You shall cross the barren desert, but you shall not die of thirst.
You shall wander far in safety, though you do not know the way.
–From Be Not Alone, a hymn commonly sung at funerals. Words by John Michael Talbot.
“Somewhere on a desert highway, she rides a Harley-Davidson…her long blonde hair flying in the sun…” These words were written by Neil Young. I was riding on a desert highway, but there was no long blonde hair and no Harley. Just a red Ford Escape pulling an R-pod.
Deserts have always intrigued me for their power, lines of sight, clearly defined horizons and the emptiness. Sometimes they’re referred to as The Fearful Void or the Empty Quarter. It’s no coincidence that the three major religions of Western Civilizations all had their roots in the sands of the Middle East. Sand is not known for its quality of holding vegetation, but these gods of Islam, Judaism and Christianity all have very deep roots.
This was the ideal environment for the “Desert Fathers” to retreat and contemplate the meaning of life and death. It is a place where a man can hear God’s speaking from a burning bush, or be forced to listen to one’s own inner voice…and confront the truth about his or her own soul.
[Image: Google search]
The desert attracts mystics, loners, drifters, outlaws, survivors, fanatics, preachers and cheaters. In these modern days of RV travel, it attracts the casual tourist. Once it attracted those who had nowhere else to go. It was the last stop for the pitiful souls that lived their lives on the edges of society.
It’s kind of a rule, I guess: Outlaw mystic bigamist simply don’t have time to shovel snow or put salt on the ice of their driveway.
There are towns in Texas with names like Bug Tussle, Ding Dong, Muleshoe, Spunky Flat, Mudville and Wink. None of these would we pass through, however. We’d have to settle for Austin, where I learned to do the 2-step. San Antonio, where I finally walked through the door of the Alamo. We stayed at Junction. Drove through Sonora to Ozona where we parked in a nearly empty lot that was ringed by pre-fab houses. No office. No showers. Just a few rusted Maytags and a few new dryers. It was there that the owner/manager came to pick up our check that we had dropped into a black lock box. Her husband sat in a pick-up truck while we chatted about life in these parts.
“Don’t stay over in Pecos,” she warned.
“It’s an ugly place, with ugly houses, ugly stores and ugly people,” she said.
We settled for Fort Stockton instead of Pecos. I confess I was disappointed. The pure romance of the name, Pecos, was enough to tweek my interest. At the Old Fort Stockton Cemetery, I stood amid forty or fifty graves, marked only with iron crosses painted white.
There were only a few names.
Our RV park in Fort Stockton was on a rise on the west end of town. I had a fantastic view of the four lanes of I-10, paved straight as a ruler to the west, the point of convergence seemed to be beyond the horizon…at the very ends of the earth. White lights came from the cars heading east, the red tail-lights were the cars and trucks heading into the unknown regions beyond El Paso.
Where were they going? Who was in those cars? Were they heading toward a dream and away from a nightmare (or the law), or was it the other way around?
I wonder about these things.
As we drove north from Fort Stockton, we passed through Pecos. We crossed the Pecos River…the stuff of cowboy movies and pulp westerns. It wasn’t as bad a place as the woman who held our $35.00 check in her hand…in a laundry shed in Ozona had said. It was in Pecos that I gave up counting the number of a certain store, for I have found a place more ubiquitous than McDonald’s or Wal-Mart.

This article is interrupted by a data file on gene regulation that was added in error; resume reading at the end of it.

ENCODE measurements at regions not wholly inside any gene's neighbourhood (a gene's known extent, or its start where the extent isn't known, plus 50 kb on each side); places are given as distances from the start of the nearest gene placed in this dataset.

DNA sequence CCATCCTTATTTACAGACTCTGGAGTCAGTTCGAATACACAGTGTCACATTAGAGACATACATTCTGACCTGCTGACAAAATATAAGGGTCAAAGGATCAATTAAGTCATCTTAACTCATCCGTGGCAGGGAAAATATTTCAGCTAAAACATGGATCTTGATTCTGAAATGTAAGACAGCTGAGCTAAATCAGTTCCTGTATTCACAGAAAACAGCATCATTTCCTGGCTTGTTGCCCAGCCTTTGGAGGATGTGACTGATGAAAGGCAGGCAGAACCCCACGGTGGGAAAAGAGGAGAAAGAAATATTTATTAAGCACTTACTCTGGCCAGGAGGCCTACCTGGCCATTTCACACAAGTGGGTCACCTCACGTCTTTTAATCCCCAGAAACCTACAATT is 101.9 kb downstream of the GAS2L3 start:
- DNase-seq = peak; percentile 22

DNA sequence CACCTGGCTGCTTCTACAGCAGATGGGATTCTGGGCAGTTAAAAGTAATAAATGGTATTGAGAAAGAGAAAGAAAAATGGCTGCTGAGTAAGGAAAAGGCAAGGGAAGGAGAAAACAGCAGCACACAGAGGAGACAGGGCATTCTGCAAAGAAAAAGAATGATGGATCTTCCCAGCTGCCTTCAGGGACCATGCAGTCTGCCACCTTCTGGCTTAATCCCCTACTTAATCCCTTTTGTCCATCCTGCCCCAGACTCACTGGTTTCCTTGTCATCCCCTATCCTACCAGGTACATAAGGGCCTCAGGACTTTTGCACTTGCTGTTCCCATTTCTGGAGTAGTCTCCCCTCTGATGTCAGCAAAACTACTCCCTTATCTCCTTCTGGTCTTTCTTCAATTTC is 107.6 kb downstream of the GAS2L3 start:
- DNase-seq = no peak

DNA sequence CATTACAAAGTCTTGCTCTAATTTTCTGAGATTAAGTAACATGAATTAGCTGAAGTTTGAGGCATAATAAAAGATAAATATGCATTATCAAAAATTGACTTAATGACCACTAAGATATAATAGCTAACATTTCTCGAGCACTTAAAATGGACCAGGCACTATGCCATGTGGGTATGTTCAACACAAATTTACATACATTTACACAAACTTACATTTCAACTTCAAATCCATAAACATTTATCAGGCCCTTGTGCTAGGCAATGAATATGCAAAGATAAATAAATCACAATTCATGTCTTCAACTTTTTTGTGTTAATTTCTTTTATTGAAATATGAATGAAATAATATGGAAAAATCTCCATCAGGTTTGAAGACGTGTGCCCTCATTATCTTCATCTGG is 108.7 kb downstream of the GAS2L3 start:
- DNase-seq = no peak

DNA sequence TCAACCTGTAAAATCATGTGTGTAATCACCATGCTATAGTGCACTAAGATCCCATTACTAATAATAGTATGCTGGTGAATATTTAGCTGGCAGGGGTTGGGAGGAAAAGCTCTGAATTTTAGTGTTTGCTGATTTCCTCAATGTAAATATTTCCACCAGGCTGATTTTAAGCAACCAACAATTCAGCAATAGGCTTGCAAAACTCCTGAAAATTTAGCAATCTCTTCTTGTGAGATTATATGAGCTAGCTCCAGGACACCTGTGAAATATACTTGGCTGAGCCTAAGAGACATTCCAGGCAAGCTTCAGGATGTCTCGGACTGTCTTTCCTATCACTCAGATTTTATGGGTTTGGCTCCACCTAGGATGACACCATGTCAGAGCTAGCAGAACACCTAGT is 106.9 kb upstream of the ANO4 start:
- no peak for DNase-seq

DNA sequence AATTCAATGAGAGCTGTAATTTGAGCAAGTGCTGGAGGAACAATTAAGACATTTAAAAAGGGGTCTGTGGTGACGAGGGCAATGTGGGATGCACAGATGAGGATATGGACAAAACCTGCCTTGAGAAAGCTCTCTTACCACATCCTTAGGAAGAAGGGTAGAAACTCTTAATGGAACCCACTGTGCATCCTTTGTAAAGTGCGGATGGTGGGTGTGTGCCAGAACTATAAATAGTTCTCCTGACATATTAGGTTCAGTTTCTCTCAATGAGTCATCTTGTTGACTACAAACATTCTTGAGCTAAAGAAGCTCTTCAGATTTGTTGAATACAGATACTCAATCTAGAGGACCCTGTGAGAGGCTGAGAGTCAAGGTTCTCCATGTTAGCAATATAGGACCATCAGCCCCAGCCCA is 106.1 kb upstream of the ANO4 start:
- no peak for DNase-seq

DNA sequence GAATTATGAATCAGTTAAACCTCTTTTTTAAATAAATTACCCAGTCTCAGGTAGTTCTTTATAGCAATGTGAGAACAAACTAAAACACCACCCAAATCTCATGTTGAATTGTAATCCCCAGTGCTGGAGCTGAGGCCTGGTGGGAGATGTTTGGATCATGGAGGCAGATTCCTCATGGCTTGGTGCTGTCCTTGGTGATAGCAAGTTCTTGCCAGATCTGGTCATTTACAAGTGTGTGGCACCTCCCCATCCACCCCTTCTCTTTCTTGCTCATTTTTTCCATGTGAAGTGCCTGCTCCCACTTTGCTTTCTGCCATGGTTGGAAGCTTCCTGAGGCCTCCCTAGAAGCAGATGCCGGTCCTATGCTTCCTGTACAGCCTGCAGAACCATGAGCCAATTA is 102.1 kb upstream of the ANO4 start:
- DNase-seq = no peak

I found the most common retail store in North America…and it’s the Dollar Store or the Family Dollar.
We drove north on Highway 285, crossing empty stream beds named Cayanosa Draw, the Salt Draw and others that I forgot.
More rivers, more draws…more nothing. Here was a sign for Odessa. There was a sign for Alpine. One for Saragossa, one for Pyote and one for Wink.
It was not a hot day, but the strong winds tore the car door from my grip. I stopped to take a photo of an abandoned liquor store that probably sold its last bottle of cheap Tequila in 1963. A semi sped past me at 80 mph, kicking up a cloud of dust that penetrated my tightly closed eyelids.
Once more, I stopped counting the working oil pumps. The levers rising and falling like a children’s teeter-totter. I thought all the oil in Texas was gone decades ago. I was wrong. A minor boom was driving the economy of half the state. Dozens, perhaps hundreds of such pumps stretched off into the distance. Several wells were burning off the excess gas vapor, the flames whipping in the wind like giant Satanic birthday candles, all roaring without a sound for me to hear. The wind blew away the noise. These wells were miles away, but I could almost feel the heat
It was a Dante-like landscape. Fire. Dust. Empty.
I wondered if a sinner went to a place like this if a stain remained on their soul when life departed?
The flames reminded me of orange Chili peppers. I felt hungry but not enough to brave the numerous burrito shacks that lined the streets. With my digestive history, I knew I’d pay a dear price for eating the real thing.
I knew sooner or later, I wanted to taste the genuine burrito, not a Taco Bell version. But, I had many miles to make this decision. I’ll get brave. Maybe I’ll manage to dance the 2-step again before we arrive at that odd spa in the Mojave Desert that I’ve been telling you about…you remember, the place that healed many bodies and souls…and hopefully mine.
But, that place is many miles from where I sit and type this post, here in the common room of the RV resort. I’m looking out of the window, a cactus plant blocks some of the view I have of the pale blue sky, high clouds and the occasional car and truck a half mile away on Highway 285.
[Image: Google search]